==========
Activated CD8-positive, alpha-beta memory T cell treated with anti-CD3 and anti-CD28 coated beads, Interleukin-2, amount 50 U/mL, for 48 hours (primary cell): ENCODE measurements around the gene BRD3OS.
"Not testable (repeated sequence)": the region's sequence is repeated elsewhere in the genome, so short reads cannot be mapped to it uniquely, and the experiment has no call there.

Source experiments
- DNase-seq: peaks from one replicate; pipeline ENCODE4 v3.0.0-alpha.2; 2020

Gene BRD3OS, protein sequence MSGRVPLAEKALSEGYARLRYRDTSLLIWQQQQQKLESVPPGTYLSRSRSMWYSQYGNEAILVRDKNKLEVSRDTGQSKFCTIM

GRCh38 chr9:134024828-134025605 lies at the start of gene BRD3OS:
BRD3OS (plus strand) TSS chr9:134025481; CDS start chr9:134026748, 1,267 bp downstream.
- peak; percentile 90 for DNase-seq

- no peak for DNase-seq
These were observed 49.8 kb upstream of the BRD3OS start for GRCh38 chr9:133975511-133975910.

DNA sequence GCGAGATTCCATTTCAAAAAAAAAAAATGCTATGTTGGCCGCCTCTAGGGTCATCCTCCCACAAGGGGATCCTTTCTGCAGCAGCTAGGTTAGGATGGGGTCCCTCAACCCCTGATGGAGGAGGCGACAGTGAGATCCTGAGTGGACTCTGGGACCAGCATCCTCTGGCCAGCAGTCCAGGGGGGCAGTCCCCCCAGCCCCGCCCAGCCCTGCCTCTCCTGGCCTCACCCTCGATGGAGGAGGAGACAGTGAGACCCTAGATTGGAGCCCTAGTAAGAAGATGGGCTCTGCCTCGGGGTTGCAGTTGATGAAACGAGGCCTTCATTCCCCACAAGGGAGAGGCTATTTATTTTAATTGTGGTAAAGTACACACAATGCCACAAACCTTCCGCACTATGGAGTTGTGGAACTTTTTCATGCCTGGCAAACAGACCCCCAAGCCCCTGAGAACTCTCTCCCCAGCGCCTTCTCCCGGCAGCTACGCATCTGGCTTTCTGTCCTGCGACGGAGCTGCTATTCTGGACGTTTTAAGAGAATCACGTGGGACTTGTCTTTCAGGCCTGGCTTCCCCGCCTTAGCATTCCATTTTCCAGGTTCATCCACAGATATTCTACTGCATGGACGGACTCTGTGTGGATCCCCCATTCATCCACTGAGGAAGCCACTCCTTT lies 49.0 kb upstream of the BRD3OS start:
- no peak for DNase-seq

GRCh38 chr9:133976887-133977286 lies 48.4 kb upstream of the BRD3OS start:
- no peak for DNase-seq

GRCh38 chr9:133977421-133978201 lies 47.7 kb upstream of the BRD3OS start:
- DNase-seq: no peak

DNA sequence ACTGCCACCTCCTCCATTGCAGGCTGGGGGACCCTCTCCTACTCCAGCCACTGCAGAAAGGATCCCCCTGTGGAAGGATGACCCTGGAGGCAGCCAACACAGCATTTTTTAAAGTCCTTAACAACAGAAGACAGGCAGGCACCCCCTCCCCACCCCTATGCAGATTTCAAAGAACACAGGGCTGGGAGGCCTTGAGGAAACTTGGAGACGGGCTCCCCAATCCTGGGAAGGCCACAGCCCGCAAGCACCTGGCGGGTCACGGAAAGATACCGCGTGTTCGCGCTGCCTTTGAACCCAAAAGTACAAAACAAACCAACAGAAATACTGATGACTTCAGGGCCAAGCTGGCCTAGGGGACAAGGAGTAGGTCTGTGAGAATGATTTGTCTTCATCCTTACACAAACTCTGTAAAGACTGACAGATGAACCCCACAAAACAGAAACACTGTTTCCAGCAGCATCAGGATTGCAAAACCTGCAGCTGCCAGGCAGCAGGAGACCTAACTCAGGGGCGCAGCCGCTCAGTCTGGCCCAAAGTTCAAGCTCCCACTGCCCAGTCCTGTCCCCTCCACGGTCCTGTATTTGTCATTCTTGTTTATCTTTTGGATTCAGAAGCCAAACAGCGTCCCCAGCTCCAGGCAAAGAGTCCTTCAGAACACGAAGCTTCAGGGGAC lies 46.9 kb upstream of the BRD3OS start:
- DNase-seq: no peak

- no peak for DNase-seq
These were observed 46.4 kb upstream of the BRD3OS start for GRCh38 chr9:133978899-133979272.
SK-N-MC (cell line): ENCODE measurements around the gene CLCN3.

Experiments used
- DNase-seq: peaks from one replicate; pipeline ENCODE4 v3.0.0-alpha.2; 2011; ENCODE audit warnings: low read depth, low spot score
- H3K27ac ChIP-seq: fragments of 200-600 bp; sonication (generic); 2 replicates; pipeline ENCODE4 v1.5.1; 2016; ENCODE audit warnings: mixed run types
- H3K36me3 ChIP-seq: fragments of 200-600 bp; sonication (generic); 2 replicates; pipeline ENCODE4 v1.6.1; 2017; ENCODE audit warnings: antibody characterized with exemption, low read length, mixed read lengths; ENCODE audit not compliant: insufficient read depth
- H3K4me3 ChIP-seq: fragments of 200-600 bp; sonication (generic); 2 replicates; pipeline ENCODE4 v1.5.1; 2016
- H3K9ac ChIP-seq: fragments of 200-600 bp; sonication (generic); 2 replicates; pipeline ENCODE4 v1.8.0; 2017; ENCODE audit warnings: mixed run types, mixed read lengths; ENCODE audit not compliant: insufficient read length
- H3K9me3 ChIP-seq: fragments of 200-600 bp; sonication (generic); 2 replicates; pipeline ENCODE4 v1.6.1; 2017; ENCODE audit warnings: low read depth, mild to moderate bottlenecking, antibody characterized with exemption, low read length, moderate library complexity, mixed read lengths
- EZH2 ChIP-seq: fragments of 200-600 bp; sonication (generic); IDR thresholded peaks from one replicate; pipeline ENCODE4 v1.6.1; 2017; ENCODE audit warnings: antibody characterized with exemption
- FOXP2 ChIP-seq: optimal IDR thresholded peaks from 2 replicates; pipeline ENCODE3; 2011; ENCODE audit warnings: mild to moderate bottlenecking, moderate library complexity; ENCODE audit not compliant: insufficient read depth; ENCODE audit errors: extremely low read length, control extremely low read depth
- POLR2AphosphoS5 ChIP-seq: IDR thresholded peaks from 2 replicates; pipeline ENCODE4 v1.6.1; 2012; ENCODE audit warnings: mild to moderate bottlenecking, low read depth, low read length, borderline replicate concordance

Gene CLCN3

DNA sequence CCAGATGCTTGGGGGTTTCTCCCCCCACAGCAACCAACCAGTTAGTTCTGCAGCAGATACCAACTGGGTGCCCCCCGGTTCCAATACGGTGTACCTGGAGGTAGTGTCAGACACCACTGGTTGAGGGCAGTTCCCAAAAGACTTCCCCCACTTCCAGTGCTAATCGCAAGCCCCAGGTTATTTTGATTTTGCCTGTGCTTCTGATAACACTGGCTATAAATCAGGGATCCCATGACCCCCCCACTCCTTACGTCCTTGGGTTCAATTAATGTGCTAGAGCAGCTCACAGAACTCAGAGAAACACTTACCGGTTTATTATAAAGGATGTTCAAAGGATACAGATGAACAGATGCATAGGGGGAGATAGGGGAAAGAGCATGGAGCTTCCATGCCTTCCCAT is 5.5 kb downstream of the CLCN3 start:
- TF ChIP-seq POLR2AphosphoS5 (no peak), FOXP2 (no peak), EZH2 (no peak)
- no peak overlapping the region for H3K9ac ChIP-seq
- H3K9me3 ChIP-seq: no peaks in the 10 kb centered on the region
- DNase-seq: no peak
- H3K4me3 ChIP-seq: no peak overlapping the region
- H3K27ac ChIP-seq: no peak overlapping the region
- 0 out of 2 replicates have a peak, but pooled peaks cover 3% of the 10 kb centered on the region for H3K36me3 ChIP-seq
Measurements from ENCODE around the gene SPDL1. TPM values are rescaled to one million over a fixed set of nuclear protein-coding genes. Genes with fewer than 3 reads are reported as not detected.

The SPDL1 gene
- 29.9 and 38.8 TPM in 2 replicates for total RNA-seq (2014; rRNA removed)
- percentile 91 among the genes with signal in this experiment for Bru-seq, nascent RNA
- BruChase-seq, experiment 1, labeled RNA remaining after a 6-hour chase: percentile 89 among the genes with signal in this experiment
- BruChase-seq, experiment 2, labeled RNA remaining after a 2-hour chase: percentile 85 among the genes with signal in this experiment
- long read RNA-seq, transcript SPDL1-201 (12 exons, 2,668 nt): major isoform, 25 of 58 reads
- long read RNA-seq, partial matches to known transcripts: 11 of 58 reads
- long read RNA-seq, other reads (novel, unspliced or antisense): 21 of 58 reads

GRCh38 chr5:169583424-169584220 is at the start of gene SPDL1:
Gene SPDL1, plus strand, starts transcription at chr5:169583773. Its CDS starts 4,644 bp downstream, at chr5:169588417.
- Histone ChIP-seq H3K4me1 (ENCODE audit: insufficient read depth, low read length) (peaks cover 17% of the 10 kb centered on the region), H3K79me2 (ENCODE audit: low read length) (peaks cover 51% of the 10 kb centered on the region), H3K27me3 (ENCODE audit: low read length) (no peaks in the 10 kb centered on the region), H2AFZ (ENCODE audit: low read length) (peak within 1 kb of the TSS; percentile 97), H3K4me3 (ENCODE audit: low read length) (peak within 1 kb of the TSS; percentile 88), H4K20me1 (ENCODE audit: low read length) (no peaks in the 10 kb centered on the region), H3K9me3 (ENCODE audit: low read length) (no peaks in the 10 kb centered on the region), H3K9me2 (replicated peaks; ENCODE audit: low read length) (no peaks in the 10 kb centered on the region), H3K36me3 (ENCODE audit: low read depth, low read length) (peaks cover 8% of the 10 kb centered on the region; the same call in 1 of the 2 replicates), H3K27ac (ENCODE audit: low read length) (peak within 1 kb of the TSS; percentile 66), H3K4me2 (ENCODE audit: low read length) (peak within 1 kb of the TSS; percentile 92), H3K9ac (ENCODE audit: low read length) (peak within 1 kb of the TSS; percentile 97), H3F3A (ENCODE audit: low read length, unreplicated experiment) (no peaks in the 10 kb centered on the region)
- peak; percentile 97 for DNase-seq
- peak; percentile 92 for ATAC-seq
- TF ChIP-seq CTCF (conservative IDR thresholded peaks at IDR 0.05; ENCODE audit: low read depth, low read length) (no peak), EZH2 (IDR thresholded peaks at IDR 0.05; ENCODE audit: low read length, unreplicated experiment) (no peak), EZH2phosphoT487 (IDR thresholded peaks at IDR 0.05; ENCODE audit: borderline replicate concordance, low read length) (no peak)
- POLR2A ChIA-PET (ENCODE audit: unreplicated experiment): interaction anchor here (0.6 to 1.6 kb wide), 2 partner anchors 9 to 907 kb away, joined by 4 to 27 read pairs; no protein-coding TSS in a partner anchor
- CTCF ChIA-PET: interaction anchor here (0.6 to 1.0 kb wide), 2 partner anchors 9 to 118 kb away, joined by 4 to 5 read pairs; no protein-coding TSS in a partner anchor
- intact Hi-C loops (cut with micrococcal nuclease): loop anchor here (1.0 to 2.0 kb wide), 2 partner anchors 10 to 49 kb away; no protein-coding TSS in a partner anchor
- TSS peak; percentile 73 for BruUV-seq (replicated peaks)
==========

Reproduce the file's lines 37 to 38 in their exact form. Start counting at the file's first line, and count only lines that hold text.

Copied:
- DNase-seq: no peak
- H3K4me3 ChIP-seq: no peak overlapping the region